Kelpra Studio

In 1957, Chris Prater and his wife Rose, with a working capital of pounds 30, went into business as commercial screenprinters. Rose’s maiden name was Kelly, so they combined it with Prater, and called the workshop Kelpra Studio. Inside a decade, the brilliantly inventive images that Prater printed for many of Britain’s most famous artists had won his workshop an international reputation.

Prater grew up in Battersea wanting to be an artist, and could not remember a time when he did not draw or paint. As his father was a cripple however, he went out to work as soon as he was 15, and it was as teaboy to a signwriter that he first saw screenprints being made.

During the Second World War, he served in the infantry, then as a troop- carrying glider pilot, until his legs were injured in a crash. After the war, he won a scholarship to art school, but when his first wife complained that she would not be able to manage on the grant, he took a job as a telephone engineer. But he also studied drawing and etching five nights a week at the Working Men’s College. 


 David Hockney – Cleanliness is Next to Godliness, 1964

In 1951 he went on a three-month government training scheme and became a screen printer and worked for many printers in London.

The Kelpra Studio was set up originally in Kentish Town as a screen printing company working off an old kitchen table. Many of the early prints they made were for theatres and arts organisations. In 1959 they made their first artist print for Gordon House.

 Richard Hamilton – Adonis in Y fronts, 1963

Kelpra Studio had printed Adonis in Y-fronts for Hamilton and from that time their studio defined the 60s print scene in London, in 1964 they printed: Gillian Ayres, Peter Blake, Patrick Caulfield, Bernard Cohen, Robyn Denny, David Hockney, Howard Hodgkin, Allen Jones, R.B. Kitaj, Victor Pasmore, Peter Phillips, Bridget Riley and William Turnbull.

 Bridget Riley – Blaze, 1964

 Joe Tilson – Ziggurat, 1964

Pat Gilmour – Obituary: Chris Prater, Friday 8 November 1996 01:02

A Story Cycle.


The film ‘A Single Man’, directed by Tom Ford is a wonderful piece of cinema. There is behind the story a little set of links between the writer of A Single Man, Christopher Isherwood and the director of the film Tom Ford.

In 1939 Isherwood travelled to America for the first time, leaving Britain on the first steps of war. He moved to Hollywood, California. On Valentine’s Day 1953, at the age of 48, Isherwood met the eighteen-year-old Don Bachardy. The couple started to date. It was at this time Isherwood was teaching a course on modern English literature at Los Angeles State College. He worked there until the 1960s much like George, the leading character in A Single Man. During this time he wrote and published three more books.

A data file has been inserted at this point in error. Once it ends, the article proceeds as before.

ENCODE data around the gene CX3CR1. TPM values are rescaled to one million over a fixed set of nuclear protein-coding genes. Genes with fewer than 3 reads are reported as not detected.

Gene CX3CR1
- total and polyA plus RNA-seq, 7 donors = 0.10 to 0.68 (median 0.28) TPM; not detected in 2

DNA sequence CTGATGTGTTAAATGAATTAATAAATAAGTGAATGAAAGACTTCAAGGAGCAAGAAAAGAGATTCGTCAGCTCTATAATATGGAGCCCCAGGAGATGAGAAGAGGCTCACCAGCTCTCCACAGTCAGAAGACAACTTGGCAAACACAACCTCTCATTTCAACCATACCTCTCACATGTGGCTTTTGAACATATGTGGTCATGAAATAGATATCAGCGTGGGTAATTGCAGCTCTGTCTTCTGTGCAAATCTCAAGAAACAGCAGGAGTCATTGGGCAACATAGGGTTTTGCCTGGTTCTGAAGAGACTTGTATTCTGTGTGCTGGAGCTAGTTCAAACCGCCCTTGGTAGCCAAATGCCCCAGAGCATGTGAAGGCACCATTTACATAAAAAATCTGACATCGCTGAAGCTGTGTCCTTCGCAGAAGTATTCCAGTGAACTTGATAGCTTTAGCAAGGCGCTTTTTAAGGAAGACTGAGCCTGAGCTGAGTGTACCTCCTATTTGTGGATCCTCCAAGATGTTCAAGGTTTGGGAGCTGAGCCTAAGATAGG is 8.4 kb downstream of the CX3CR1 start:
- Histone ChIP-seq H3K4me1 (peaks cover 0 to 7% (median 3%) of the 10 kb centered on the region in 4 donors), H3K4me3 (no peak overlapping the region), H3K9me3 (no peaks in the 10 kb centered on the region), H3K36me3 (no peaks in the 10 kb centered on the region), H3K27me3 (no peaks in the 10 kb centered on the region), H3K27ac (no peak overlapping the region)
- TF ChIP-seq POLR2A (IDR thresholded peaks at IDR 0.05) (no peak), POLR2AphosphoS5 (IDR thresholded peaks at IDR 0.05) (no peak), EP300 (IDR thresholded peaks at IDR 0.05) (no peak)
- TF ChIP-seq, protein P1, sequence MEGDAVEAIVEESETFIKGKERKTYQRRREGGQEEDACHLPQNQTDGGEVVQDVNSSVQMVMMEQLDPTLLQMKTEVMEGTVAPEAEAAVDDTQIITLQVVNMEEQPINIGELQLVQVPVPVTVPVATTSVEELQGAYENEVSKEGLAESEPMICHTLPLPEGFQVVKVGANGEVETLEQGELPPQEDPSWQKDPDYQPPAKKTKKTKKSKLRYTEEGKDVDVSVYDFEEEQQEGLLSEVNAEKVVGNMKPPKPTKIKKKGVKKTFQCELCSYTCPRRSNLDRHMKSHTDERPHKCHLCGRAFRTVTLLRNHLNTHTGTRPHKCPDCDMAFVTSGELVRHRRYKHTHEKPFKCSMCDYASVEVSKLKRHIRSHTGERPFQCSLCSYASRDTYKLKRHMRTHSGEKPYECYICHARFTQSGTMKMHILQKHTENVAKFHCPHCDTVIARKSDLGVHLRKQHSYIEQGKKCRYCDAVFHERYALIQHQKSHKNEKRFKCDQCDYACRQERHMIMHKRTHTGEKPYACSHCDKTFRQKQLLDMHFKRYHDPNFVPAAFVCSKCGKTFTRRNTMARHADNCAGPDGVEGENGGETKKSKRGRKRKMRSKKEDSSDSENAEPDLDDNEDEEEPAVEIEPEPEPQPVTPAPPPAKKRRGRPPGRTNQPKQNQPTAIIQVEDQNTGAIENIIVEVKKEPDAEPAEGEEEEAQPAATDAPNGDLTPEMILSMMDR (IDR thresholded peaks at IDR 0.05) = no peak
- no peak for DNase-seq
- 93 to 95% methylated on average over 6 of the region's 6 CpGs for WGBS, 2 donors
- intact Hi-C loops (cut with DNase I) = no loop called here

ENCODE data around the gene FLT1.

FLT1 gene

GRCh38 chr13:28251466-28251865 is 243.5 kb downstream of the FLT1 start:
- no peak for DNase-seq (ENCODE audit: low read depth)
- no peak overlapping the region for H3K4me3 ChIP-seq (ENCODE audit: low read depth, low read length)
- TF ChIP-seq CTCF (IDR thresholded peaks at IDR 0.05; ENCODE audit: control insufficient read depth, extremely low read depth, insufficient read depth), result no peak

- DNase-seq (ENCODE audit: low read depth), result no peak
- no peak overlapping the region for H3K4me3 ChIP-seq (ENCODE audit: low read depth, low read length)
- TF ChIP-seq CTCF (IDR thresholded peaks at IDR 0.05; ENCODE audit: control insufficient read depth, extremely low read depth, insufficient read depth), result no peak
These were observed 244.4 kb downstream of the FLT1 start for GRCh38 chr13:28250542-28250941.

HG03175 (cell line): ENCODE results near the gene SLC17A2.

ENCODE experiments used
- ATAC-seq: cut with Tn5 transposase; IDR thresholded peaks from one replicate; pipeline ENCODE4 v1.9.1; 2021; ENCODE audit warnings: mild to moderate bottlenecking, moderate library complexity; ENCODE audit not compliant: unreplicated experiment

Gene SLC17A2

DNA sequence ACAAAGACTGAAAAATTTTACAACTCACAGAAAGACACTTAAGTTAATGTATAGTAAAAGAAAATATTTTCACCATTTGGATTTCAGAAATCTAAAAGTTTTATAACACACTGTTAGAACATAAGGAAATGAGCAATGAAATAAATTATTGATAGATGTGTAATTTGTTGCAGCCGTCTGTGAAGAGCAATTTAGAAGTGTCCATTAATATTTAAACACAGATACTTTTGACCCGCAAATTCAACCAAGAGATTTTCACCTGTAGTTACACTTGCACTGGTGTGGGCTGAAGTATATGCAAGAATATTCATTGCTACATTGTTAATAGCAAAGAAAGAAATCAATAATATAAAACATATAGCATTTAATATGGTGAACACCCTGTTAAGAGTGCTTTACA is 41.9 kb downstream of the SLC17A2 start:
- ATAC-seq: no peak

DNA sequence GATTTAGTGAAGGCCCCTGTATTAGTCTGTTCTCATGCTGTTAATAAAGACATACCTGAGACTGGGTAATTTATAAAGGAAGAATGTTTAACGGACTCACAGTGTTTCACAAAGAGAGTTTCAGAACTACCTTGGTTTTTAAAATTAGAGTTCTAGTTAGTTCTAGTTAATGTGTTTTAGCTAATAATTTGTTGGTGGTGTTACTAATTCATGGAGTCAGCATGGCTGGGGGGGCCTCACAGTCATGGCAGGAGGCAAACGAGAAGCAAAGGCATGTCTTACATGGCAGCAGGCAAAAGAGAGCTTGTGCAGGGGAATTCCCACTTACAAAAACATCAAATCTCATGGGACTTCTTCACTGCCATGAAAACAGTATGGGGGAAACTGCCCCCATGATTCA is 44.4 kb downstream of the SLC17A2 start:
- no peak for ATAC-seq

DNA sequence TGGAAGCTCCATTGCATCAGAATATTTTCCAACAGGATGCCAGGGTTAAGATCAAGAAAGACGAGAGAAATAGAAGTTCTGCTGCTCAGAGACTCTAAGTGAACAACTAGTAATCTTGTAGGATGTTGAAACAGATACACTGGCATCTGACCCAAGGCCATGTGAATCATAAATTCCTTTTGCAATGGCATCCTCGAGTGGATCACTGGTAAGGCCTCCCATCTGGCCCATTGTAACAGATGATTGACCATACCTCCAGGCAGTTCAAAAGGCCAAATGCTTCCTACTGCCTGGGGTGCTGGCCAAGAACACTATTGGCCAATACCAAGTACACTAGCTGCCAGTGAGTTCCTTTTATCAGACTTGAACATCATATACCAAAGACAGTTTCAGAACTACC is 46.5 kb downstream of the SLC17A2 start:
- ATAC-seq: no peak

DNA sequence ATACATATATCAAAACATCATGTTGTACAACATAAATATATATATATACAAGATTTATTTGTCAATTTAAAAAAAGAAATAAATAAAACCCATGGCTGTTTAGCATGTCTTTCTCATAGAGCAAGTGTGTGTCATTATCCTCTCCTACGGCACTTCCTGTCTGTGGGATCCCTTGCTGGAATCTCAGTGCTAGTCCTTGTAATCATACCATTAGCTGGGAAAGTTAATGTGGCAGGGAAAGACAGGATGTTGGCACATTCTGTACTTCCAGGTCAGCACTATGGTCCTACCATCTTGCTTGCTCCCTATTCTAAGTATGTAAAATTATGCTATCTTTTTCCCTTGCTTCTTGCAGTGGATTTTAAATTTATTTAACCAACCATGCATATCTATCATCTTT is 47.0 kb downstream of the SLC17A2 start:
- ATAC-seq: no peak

After Don Bachardy broke up with him Isherwood started to write, the result of this was the 1964 book, ’A Single Man’.

Isherwood and Bachardy reunite and apart from fleeting breakups, they spend the rest of their lives together. They were both painted by David Hockney in 1968.


 David Hockney – Don Bachardy and Christopher Isherwood, 1968

Meanwhile in 1979 Tom Ford moves to New York where he meets and dates the artist and illustrator Ian Falconer. Falconer was Ford’s first boyfriend and they dated until Falconer leaves Ford for David Hockney. Depressed and lonely, it was at this point that Ford reads Isherwood’s ‘A Single Man’.

Later Ford would say about the book:

We end up feeling isolated most of the time. That’s what the story is about for me: that isolation we can all feel even though we are surrounded by people. And in my script, George decides to kill himself, so he goes through his day in a completely different way, seeing things in a completely different way, and people respond to him in a different way because he is different. He thinks it’s his last day. For the first time in a long time, he’s actually living in the present.

Tom Ford then got to meet Isherwood in the early 1980’s at David Hockney’s house in L.A. In 1986 Isherwood died. In 2009 Tom Ford directs the Movie ‘A Single Man’.

So Isherwood writes a book. Ford reads it. It’s about Isherwood’s break up and Ford reads it after a break up.


 Chris O’Dell – Don Bachardy and Christopher Isherwood, 1976